Giovanni Gallipoli is Associate Professor in the Vancouver School of Economics at the University of British Columbia. The general theme of Gallipoli's research relates to the role of heterogeneity in shaping both individual behaviors and aggregate economic outcomes. Dr. Gallipoli has worked on a variety of topics, including the general equilibrium effects of government policies that promote skill formation; the link between skill heterogeneity in the working population and a country's comparative advantage; the effects of family interactions on labor supply, children outcomes and intergenerational mobility; the costs of occupational mobility; and the role of complementarity in coordination games and in the private provision of public goods.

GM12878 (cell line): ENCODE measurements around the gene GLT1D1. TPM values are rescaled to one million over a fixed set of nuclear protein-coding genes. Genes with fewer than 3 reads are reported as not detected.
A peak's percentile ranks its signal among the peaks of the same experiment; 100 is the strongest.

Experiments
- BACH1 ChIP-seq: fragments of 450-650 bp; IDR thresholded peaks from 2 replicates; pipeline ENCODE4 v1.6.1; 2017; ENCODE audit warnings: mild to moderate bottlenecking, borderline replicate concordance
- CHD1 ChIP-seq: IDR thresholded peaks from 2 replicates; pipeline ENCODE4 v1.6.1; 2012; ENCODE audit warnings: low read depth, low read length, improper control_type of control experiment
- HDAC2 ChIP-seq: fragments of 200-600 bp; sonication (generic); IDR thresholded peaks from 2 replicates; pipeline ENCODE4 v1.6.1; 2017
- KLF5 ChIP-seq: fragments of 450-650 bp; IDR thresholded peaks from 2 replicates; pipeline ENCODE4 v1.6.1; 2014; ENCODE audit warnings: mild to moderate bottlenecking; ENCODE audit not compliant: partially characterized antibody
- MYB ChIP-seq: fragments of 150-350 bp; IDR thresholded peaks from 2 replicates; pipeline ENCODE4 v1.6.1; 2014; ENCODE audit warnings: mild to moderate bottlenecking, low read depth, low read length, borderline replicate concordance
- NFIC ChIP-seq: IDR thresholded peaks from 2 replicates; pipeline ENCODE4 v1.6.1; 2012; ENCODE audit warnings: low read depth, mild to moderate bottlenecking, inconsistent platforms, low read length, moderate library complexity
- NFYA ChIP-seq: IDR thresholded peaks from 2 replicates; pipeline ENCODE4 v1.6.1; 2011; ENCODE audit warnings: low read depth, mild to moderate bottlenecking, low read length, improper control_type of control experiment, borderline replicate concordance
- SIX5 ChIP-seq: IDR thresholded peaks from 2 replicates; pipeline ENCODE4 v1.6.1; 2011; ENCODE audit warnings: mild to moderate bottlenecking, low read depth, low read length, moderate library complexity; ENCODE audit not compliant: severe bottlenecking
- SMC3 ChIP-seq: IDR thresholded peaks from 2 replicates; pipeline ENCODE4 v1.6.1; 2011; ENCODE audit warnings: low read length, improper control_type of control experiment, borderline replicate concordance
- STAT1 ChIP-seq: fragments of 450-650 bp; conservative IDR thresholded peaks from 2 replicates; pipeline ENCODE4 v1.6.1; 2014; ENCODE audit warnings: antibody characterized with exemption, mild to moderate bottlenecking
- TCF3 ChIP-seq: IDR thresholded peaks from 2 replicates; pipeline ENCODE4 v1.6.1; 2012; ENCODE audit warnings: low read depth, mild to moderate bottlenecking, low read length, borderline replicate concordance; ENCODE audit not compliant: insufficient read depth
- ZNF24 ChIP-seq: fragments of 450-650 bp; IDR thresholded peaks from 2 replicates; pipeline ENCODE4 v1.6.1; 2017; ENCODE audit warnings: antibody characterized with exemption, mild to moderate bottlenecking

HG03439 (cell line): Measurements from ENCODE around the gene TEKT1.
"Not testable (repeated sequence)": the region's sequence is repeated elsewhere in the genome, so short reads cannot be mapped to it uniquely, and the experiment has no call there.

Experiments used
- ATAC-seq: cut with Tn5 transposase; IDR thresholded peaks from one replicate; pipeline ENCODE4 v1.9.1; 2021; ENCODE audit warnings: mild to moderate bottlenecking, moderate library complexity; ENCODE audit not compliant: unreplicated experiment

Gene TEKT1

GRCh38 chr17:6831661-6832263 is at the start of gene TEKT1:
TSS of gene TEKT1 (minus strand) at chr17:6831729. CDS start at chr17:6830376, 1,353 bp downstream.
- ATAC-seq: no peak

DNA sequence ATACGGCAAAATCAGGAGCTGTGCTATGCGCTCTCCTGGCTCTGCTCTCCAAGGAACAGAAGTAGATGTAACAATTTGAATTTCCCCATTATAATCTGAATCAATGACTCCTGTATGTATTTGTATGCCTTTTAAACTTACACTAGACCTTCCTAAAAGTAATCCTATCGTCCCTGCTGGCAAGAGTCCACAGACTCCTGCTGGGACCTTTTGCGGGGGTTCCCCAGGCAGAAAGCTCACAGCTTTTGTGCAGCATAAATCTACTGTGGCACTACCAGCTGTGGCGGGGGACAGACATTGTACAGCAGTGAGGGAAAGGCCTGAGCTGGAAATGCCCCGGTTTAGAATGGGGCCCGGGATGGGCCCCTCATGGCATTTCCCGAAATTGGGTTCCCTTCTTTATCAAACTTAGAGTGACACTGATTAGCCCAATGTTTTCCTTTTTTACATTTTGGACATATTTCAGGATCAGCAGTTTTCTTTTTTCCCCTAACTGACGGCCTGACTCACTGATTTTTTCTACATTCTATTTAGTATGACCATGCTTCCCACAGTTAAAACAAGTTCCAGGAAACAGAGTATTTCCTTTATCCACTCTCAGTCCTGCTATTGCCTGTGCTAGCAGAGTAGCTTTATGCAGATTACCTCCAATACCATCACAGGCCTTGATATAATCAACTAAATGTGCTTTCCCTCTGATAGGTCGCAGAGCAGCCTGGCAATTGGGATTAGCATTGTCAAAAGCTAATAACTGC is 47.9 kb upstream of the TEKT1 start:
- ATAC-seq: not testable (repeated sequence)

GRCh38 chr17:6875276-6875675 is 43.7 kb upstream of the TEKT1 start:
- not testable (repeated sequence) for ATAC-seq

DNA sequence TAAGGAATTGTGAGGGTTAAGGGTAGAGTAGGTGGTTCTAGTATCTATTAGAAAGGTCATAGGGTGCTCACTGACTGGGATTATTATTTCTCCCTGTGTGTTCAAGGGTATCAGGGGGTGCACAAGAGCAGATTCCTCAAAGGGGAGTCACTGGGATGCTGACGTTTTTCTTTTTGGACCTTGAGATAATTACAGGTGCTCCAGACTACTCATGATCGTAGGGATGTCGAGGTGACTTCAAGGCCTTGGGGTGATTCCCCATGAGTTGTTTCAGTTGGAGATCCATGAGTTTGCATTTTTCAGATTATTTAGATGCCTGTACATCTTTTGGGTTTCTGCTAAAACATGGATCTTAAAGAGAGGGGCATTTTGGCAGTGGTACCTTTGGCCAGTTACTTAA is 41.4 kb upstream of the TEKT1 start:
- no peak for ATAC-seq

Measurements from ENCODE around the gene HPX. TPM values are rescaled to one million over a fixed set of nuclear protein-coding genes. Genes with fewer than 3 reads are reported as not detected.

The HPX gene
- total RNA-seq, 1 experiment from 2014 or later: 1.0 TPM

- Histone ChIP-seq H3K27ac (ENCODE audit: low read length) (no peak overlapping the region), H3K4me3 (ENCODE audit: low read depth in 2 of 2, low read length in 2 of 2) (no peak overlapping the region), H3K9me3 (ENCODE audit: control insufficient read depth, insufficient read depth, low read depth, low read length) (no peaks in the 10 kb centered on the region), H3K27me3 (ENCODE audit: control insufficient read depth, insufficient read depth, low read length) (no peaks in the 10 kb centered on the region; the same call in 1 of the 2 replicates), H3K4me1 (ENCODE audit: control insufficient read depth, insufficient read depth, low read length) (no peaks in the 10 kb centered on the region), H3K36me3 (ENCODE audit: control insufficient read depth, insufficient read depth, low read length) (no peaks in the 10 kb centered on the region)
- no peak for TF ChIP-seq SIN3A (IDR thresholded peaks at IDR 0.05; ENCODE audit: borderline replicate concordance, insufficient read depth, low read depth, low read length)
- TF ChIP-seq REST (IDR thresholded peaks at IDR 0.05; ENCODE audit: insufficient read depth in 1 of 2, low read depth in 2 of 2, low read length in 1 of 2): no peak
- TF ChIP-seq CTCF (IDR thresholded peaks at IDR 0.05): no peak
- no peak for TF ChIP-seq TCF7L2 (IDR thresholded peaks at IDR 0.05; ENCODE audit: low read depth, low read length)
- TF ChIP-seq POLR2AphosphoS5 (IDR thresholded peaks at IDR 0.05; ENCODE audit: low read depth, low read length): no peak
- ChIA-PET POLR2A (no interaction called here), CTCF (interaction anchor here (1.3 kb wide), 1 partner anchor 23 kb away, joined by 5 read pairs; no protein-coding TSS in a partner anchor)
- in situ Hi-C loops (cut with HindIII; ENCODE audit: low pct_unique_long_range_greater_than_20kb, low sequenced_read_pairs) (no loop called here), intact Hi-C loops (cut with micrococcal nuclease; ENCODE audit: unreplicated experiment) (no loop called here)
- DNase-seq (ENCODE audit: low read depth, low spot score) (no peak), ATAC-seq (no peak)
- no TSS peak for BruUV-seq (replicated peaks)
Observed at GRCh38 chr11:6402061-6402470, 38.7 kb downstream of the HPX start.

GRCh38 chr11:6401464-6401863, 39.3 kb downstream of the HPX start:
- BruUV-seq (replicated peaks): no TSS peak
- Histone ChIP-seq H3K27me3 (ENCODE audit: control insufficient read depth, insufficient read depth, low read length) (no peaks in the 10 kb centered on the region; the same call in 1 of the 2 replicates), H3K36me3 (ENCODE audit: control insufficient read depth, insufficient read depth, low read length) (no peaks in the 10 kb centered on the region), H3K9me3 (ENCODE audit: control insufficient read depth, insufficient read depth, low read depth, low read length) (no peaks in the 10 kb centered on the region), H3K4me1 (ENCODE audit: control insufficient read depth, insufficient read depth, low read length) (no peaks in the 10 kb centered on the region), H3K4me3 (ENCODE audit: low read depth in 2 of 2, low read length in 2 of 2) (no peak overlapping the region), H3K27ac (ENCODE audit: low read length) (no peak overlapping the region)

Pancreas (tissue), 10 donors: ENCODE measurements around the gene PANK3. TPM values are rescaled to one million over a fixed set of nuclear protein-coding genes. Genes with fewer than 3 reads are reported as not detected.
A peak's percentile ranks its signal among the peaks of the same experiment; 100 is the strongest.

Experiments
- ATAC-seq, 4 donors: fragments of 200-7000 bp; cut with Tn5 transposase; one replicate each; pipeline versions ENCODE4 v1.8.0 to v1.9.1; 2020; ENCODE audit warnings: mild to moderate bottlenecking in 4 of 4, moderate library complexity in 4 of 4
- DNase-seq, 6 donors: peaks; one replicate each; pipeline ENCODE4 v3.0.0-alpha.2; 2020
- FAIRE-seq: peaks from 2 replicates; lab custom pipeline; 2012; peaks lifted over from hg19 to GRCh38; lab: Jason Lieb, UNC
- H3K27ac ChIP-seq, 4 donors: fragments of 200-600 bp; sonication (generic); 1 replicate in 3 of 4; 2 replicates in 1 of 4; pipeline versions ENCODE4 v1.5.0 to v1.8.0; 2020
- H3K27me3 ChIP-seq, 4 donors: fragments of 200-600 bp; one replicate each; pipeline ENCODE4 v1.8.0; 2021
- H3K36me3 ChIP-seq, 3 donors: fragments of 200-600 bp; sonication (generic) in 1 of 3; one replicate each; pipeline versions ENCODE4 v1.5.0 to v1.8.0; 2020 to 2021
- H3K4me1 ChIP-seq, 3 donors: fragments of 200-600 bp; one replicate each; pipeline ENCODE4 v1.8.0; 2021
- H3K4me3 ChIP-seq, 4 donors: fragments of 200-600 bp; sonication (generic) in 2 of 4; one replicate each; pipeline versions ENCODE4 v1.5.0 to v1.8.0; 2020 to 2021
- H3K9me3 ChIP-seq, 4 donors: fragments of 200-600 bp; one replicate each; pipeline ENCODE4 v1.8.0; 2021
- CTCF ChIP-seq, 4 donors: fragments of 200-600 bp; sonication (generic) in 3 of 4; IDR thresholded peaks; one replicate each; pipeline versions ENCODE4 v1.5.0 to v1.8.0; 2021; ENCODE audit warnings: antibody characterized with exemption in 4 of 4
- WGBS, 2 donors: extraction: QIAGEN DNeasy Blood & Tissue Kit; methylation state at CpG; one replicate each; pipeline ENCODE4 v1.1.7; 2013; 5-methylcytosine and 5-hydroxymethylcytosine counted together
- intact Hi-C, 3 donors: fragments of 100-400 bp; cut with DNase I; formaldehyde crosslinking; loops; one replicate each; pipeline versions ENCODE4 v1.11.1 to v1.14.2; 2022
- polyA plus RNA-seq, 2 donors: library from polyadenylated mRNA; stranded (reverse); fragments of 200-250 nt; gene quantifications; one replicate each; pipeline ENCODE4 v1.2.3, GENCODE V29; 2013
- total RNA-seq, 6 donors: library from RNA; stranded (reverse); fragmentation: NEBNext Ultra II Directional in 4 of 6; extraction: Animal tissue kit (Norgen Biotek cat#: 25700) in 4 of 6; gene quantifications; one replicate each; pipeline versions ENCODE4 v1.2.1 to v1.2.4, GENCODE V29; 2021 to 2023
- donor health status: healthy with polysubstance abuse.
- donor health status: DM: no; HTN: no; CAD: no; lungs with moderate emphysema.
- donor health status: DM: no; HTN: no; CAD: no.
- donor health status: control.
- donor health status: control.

Gallipoli is a past Fulbright Scholar, and a recipient of the Young Economist Award (2003) and of the FEEM Award (2009) of the European Economic Association.
Gallipoli received a B.A. from Sant'Anna School of Advanced Studies, University of Pisa (Italy) before receiving his Ph.D. in Economics from University College London (UK) in 2007.